Guest Commentary by Mitch MacKay of East Jordan
YOU GO, RUSS.
Not Rudy Giuliani, Russ Peck—East Jordan’s Mayor—Michigan of course.
Might as well consider Russ the duly elected Mayor by vote of the townsfolk.
He’s been there often enough to warrant it.
He’s rational, organized, a natural at the job. He’s polite, kind, considerate, listens to everybody, and he somehow manages a respectable meeting through all uproars and disruptions. I oughta know; I used to go to those meetings.
The Peck family has been here forever.
Jay is the coordinator of the EMT in town in the new headquarters graciously provided by the “ej” trust for civic projects.
So, keeping it in the family Russ seems just right for Mayor of America, uh, at least our God’s Little Acre of it.
As aforesaid, many have expressed an inclination of returning to the Charter of yesteryear when the Mayor was elected by actual election, namely citizen vote.
Dubbed “Mayberry” by a Boyne City resident born and raised there though having worked and lived elsewhere, Jim Andrews had a unique perspective of the town of East Jordan, retaining the house in which he was born for weekly return and forays to East Jordan for check-ins with the old savor of the area, Boyne long since having upgraded to gentrification, “Fudgeville” as he called it.
East Jordan, though hinting at some modernization, still has some of the old-time feel. It’s true there are no longer any of the original businesses lining Main and Mill Streets, the Ferguson Boys don’t break out storefront windows as they once did and chronicled by Tom Breakey Senior in “East Jordan Remembers,” but the reminiscence is still available if you look and listen.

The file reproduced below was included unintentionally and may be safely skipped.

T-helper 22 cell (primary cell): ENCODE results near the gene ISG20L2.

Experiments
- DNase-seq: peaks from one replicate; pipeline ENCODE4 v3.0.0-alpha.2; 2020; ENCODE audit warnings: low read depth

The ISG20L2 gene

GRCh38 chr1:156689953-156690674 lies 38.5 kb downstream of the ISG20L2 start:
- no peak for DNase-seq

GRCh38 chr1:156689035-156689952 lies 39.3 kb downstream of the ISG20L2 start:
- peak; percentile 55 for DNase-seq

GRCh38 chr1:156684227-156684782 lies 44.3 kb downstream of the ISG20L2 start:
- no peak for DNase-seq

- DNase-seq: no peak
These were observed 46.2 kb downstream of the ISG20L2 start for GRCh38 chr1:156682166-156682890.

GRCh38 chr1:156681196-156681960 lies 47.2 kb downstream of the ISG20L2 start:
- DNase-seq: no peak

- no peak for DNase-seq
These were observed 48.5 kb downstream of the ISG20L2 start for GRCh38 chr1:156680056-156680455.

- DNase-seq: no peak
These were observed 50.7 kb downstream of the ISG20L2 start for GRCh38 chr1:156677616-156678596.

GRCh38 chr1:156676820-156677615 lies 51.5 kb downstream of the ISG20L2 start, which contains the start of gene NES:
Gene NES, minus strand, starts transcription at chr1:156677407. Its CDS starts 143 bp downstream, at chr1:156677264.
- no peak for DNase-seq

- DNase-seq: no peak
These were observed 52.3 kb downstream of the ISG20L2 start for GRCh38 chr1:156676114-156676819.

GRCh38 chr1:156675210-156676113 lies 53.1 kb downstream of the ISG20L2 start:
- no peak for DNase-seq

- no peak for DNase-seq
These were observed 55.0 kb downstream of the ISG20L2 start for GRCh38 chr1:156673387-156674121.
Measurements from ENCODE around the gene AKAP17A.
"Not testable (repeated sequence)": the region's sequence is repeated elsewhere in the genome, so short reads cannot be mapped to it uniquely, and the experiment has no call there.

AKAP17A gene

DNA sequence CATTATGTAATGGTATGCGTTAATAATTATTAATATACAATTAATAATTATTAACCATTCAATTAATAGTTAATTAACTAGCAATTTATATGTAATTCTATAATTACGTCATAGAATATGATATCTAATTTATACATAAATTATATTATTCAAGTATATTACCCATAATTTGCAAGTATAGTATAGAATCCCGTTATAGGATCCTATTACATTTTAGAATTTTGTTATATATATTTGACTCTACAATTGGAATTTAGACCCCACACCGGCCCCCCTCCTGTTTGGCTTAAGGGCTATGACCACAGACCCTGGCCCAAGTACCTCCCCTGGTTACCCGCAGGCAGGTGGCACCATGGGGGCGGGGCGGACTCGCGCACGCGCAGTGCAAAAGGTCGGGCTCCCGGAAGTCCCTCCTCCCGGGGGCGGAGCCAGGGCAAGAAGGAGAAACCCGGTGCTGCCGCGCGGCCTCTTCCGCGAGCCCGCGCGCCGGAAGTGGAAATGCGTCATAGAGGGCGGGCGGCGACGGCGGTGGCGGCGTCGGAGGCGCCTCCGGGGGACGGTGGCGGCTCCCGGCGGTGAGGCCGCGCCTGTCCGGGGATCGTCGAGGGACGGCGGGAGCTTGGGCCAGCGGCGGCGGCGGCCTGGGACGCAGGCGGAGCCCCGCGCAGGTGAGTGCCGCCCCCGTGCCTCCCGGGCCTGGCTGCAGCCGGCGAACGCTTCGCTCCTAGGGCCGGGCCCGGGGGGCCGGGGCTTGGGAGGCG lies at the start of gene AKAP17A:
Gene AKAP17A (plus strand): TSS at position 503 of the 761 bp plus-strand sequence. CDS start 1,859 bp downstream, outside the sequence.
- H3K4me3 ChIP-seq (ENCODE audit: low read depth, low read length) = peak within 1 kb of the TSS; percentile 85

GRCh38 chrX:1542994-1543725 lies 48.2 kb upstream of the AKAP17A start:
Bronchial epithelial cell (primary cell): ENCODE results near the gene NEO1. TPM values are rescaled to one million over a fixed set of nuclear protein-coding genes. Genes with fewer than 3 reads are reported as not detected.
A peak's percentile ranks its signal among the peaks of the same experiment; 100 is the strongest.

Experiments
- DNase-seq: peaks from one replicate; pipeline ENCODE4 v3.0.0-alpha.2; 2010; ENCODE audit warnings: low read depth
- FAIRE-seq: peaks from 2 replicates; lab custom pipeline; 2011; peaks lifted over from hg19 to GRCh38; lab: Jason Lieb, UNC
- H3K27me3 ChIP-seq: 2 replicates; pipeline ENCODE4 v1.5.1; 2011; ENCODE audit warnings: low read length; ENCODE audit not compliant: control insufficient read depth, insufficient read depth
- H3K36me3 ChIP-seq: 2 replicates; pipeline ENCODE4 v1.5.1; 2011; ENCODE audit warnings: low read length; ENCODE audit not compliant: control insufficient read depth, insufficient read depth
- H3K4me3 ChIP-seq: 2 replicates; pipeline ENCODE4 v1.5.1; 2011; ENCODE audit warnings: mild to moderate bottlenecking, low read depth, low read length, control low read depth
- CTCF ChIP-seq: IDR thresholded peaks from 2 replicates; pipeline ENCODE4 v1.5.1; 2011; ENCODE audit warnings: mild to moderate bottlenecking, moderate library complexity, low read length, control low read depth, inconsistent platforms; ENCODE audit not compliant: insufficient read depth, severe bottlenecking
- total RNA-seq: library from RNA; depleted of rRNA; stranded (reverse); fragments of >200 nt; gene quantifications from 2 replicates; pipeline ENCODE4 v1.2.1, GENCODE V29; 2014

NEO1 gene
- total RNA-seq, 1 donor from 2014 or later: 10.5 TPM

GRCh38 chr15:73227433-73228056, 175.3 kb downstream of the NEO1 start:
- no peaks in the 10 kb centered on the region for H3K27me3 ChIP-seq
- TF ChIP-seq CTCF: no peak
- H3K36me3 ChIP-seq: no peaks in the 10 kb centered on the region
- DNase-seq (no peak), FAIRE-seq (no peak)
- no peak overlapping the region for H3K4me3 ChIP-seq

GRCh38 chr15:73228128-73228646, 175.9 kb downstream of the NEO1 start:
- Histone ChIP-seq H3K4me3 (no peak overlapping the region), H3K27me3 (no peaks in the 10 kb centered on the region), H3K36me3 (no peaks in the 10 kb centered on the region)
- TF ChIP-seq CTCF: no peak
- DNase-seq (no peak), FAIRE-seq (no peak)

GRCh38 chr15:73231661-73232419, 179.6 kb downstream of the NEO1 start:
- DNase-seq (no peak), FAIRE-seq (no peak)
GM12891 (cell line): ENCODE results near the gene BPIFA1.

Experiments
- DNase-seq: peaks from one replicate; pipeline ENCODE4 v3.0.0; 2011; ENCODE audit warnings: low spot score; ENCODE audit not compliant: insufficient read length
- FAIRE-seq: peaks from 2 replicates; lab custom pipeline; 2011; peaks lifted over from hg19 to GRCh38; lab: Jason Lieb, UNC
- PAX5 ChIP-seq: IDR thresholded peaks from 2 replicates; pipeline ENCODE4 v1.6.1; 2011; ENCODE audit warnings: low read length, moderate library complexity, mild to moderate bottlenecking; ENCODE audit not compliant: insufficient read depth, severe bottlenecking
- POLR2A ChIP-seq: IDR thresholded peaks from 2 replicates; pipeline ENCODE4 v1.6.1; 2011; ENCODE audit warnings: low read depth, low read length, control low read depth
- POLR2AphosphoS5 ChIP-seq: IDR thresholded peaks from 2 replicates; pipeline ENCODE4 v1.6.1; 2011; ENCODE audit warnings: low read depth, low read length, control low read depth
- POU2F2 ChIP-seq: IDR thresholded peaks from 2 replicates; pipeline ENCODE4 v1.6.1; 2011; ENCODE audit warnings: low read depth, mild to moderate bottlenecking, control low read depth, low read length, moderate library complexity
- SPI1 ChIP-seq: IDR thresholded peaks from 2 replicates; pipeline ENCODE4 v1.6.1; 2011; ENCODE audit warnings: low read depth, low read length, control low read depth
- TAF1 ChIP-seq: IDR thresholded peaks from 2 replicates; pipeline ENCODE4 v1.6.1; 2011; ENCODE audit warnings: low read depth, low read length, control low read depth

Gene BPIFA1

Another longtime resident told of coming up from down below, i.e. the lower counties and cities, in the late sixties or early seventies looking for a new home.
East Jordan had but one traffic light and that a blinker, so the family said, “This is it”. And it was; they’re still here after 50+- years.
A lot of the current townsfolk migrated north to settle as did many townsfolk go south for work when times were rough.
Tom Breakey Sr. in fact came up from Pontiac, Michigan where I went to school in juvenile through teen years.
Tom once said in his widely-acknowledged wit that Pontiac wasn’t the well-known blackhole of the universe epithet but it was “about six miles up the road.”
There is the equally well-known “City Mouse Country Mouse” syndrome inherent to such places as East Jordan and other small towns and surrounding countryside but that doesn’t inhibit the friendships that develop or the natural sharing of responsibilities of small-town life.
Russ who used to be a bartender sees us all as equal, some a little more bleary-eyed and pugnacious than others.
Though some transplants as they’re called seem to fit in readily as if they were born here, others remain a little different because, well, things are different elsewhere.
City Hall meetings can be boring and even frustrating at times and now and then even a little raucous.
Once in my memory a County Sheriff deputy was asked to attend just to make sure no untoward actions took place.
By and large these meetings go more toward the boring side but you never know.
Reporters from the Petoskey News-Review once were mandated to attend just, I guess, for the action so as to get front page coverage firsthand.
Well, there is that old-time pioneer lumberjack image to bear and it never quite left despite the lumber era being historic.
There’s still lumbering in the area but not like old times.
That’s where Russ Peck comes in. He’s the ideal moderator for small town meetings.
He’s calm, levelheaded, punctilious, thorough, and starts and stops things right on time.
He’s our guy.
Oh, yeah, and East Jordan’s too.